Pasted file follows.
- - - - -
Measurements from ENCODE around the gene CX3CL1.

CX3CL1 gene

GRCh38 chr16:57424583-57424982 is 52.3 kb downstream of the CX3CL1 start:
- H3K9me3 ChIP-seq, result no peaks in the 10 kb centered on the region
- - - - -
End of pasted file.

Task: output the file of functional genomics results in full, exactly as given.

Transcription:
Measurements from ENCODE around the gene CX3CL1.

CX3CL1 gene

GRCh38 chr16:57424583-57424982 is 52.3 kb downstream of the CX3CL1 start:
- H3K9me3 ChIP-seq, result no peaks in the 10 kb centered on the region